In characteristic wit and toughness, Gore Vidal once answered a question about his legacy by remarking, “Anyone stupid enough to worry about how he’ll be remembered deserves to be forgotten.” A renaissance man of letters who wrote award winning novels, essays, stage plays, and screenplays, now achieves the greatest goal of any writer: immortality. In his second memoir, Point to Point Navigation (2005), Vidal wrote that he was “moving toward the door marked ‘exit’.” He has now crossed that threshold, and is, as he liked to explain, reunited with the universe’s more primitive forms. Vidal said that he did not know what it was like for him before he was born, and therefore he was not troubled with fear and anxiety over what it would be like for him after he died.
He did not, and now does not, have to worry about how we will remember him—but we should worry. We must approach any consideration of his vast body of work with fear and trembling, because if we do not properly understand and absorb the wisdom of Vidal, we will have missed yet another opportunity to truly grasp American history and identity. From the publication of his first novel – a terrific examination of youth and mortality in World War II called Williwaw (1946) to his essays on the crimes of the Bush administration in the ‘00s, Vidal bequeathed to his country the gift of philosophy. He tore open the plaster of convention and rejected the seductions of conformity to present America to the world: naked, with both beautiful curves and hideous deformities.
It’s likely that Vidal’s legacy will be forever inseparable from politics. Although he lost both his races for political office (first for Congressman in New York and second for Senate in California), he was a committed critic of America’s imperial excesses and oligarchic tendencies. Like President Franklin Roosevelt and Roosevelt’s wife Eleanor, with whom Vidal shared a close friendship, he was a traitor to his class.
Vidal’s father, Eugene Luther Vidal, was a West Point graduate, Olympic athlete, founder of three national airlines, and the nation’s first Secretary of Aviation. Vidal’s grandfather, however, had the most powerful and profound patriarchal presence in his life. Thomas Gore served as a Senator in Oklahoma for 20 years, championing populist causes like the direct elections of Senators, land for Native Americans, and aid programs for farmers. He was one of the earliest elected officials to propose a constitutional amendment to require a popular referendum on a Congressional declaration of war. His grandson spoke lovingly and warmly about serving as his unofficial staffer. Senator Gore had lost his vision, and would ask his precocious grandchild to read him Congressional papers, speeches, and reports, and hold his arm as he walked into the Capitol’s chambers. The Oklahoma Senator and grandfather, in all of his congressional work and paternal advice, was teaching a boy who would grow to achieve so much, the most important of all lessons: the art of betrayal.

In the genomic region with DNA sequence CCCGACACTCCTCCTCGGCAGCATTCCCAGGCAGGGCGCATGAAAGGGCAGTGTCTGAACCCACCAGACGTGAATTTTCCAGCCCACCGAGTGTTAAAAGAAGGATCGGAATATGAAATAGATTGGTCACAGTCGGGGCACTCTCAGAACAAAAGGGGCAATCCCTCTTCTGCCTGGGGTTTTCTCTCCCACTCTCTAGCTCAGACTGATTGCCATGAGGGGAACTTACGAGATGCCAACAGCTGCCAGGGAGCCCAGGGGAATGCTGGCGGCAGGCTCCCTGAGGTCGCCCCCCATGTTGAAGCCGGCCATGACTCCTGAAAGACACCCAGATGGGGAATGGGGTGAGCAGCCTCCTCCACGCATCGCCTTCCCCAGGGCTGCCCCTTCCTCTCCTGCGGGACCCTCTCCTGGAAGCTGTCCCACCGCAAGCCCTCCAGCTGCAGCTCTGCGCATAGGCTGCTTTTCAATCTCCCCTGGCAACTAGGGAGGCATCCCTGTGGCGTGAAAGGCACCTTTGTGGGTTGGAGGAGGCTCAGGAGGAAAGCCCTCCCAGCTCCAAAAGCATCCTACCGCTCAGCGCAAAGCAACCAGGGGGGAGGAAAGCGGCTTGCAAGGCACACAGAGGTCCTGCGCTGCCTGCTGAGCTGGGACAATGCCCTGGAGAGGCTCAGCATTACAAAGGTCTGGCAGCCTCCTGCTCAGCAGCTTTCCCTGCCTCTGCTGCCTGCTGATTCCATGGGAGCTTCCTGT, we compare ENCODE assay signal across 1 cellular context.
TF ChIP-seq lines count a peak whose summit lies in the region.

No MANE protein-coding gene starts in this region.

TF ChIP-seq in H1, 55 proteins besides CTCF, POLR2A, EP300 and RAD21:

Irish poet Brendan Kennelly wrote that “the best way to serve your age is to betray it.” Vidal personified the wisdom of Kennelly’s poetry by not only violating the insular social trust of the WASP elite into which he was born, but also sounding a storm warning to America’s nationalistically insipid kite flyers; as convention became more aggressive and interventionist in foreign policy and more plutocratic in domestic policy, Vidal became tougher, smarter, and louder. Vidal came of age helping a beloved grandfather without sight see what was essential for performing the tasks of his position and serving the sacred bond of people, and in doing so, he also learned how to see the trajectory of history, the complexity of politics, and the truth of his country. As an adult he would attempt to execute the same service, only he wasn’t reading to one blind man. He was holding “Stop” signs up to the eyes of a blind nation.
As the Empire crashed, and in the wake of Thomas Gore’s death, it’s important to examine the instructions in the art of betrayal that he provided not to his grandson, but to a generation of, one can fervently hope, literary and political children.
Vidal insisted that his favorite works were his “inventions” – books such as Duluth, Myra Breckinridge, and Live from Golgotha. Products solely of Vidal’s imagination, these novels created new ecosystems in which the mind of the reader could explore and thrive. Duluth is a satire of ‘the 80s-era Reagan poisoned America ,in which the rich ruled and everyone else suffered, but the sufferers were given the opiate of consumption and distractive divisions of race and ethnicity. The satire emerges through a space ship landing in a fictionalized Duluth near Louisiana, the reports of a psycho white female police officer who rapes Latino men, and a fiction writer for a tacky woman’s magazine whose characters, unbeknownst to her, actually exist and whose fates ride on their creator’s next sentence.
Live from Golgotha retells the New Testament through the experience of a broadcast journalist who travels back in time to capture the Crucifixion on camera. Myra Breckinridge – the most successful of the three – tells the story of a psychotic heroine, who used to be a man, with moral battles that touch on America’s sexual mores, linguistic deterioration, and the presidency of Richard Nixon. All three books are wickedly funny and consistently insightful. They also reveal that Vidal was more than capable of graduating from the same school as Thomas Pynchon, Don Dellilo, and Robert Coover. It’s difficult to argue that Vidal is unappreciated. He’s one of America’s most famous authors, but books such as those that comprise his postmodern trilogy reveal that, paradoxically, he may be over exposed—and underrated. Never is he mentioned in the same sentence as the great inventors, though he should be.